Posted by: HelpRightaWrong | Feb 6, 2012 12:45:28 PM
Hello! My name is Ed Martin, I am not in the legal profession, rather just another interested party among those who have come to understand the injustice of stacked, minimum mandatory sentencing. I'm leaving a link below that will acquaint you with the plight of another young man who has become a victim of an overzealous system which lives more by the letter of the law than by the spirit of the law.I do hope that you will take the time to review Adam's situation, there is a .pdf file online mapping out his appeal denial as well as seeing the particulars of his case. A deeper look into Adam and his life there in federal prison, would reveal that he has done much to improve himself, a model inmate that in spite of the outlook on the rest of his life, continues his work at improving himself in quiet acceptance of this miscarriage of justice that consigns him to dying in prison unless he manages to live to be 234 years old! Thank you for listening.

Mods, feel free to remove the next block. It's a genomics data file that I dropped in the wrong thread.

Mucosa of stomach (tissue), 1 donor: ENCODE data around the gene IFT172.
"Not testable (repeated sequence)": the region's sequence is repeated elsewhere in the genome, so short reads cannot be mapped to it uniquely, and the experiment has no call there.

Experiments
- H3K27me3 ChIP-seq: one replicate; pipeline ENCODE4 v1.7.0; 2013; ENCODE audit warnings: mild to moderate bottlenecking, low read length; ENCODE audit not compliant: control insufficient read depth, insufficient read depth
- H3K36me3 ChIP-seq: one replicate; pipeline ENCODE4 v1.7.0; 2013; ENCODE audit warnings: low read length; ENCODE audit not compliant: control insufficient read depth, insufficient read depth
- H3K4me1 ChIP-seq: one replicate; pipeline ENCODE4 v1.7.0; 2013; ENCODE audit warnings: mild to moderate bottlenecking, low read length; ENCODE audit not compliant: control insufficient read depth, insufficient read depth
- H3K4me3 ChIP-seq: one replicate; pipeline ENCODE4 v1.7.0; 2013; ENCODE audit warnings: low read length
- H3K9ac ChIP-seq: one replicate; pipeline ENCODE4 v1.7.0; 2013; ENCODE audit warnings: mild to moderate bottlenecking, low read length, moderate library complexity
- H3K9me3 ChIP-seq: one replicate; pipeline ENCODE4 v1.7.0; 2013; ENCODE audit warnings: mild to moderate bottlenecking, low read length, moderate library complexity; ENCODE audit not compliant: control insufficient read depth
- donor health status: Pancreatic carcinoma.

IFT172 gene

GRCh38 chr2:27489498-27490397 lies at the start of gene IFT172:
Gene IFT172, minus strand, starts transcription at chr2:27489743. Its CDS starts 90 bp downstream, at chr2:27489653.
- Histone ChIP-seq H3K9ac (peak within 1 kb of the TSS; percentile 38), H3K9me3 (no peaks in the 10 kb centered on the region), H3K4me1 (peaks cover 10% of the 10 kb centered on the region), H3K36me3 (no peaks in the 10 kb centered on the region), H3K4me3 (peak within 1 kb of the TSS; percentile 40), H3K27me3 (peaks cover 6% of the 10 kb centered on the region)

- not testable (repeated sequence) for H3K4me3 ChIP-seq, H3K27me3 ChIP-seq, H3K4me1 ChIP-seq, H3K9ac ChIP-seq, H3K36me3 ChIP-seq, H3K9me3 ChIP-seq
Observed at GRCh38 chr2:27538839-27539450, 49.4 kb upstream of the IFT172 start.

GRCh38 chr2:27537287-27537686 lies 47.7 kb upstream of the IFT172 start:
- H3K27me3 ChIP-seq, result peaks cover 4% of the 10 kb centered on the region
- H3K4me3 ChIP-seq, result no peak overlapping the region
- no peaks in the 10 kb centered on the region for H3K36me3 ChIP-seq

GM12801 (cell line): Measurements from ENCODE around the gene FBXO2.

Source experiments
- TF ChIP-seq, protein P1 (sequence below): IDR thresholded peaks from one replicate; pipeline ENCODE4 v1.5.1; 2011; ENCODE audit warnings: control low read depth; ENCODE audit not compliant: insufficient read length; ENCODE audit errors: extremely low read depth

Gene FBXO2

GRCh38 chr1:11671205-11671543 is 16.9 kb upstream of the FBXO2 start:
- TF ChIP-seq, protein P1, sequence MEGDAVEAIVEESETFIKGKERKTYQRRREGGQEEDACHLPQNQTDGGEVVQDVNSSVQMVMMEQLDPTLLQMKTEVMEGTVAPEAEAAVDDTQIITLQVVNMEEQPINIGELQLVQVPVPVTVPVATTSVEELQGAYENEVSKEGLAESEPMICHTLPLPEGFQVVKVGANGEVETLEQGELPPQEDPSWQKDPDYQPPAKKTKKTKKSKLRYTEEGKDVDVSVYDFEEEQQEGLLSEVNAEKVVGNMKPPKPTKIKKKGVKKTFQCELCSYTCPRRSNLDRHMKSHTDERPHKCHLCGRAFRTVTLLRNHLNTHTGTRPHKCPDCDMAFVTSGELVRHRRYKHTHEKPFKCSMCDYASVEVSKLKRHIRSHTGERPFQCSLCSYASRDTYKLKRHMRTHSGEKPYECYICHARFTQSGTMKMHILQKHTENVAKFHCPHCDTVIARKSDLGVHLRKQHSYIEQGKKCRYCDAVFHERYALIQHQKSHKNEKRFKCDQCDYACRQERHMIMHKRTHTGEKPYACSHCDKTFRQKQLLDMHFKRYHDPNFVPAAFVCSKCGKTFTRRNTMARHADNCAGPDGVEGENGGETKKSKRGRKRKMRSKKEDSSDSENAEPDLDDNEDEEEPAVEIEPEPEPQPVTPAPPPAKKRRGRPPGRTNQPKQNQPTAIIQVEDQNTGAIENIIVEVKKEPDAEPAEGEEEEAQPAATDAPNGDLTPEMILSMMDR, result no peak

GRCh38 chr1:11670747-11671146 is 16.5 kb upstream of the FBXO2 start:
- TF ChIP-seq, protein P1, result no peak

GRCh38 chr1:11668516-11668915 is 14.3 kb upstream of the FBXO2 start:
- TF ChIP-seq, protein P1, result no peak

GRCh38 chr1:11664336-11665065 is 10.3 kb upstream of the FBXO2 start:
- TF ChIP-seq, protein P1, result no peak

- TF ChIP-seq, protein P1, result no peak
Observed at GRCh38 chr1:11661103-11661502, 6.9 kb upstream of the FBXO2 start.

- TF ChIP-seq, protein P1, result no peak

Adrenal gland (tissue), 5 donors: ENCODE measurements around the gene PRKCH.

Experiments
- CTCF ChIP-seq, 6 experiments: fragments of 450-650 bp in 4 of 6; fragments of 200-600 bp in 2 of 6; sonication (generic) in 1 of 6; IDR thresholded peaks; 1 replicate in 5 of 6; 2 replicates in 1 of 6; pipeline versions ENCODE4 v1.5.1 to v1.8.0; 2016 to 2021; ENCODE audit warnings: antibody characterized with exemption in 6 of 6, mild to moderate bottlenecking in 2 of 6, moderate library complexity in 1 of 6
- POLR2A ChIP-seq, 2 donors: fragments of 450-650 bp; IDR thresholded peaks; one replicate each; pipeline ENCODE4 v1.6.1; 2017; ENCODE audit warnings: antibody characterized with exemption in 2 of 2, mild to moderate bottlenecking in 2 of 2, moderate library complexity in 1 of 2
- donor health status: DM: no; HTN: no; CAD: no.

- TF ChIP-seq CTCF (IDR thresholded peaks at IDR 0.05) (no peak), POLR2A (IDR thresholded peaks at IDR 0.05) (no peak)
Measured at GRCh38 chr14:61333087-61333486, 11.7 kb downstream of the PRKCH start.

Posted by: Ed Martin | Dec 5, 2012 10:51:45 PM
As a former federal inmate I too, saw several inmates serving horribly long sentences under 924(c). The best relief granted one of those inmates was in New York City where now U.S. Attorney Loretta Lynch vacated a federal inmate's consecutive 924(c) sentences because his sentences were to harsh. She needs to do the same for other federal inmates. 924(c) was suppose to be a recividism statute. Commit the first 924(c) sentence, get convicted, serve you time and if after release, and you commit another 924(c) crime, make it consecutive
Posted by: Robert Counterman | Apr 7, 2016 5:24:11 PM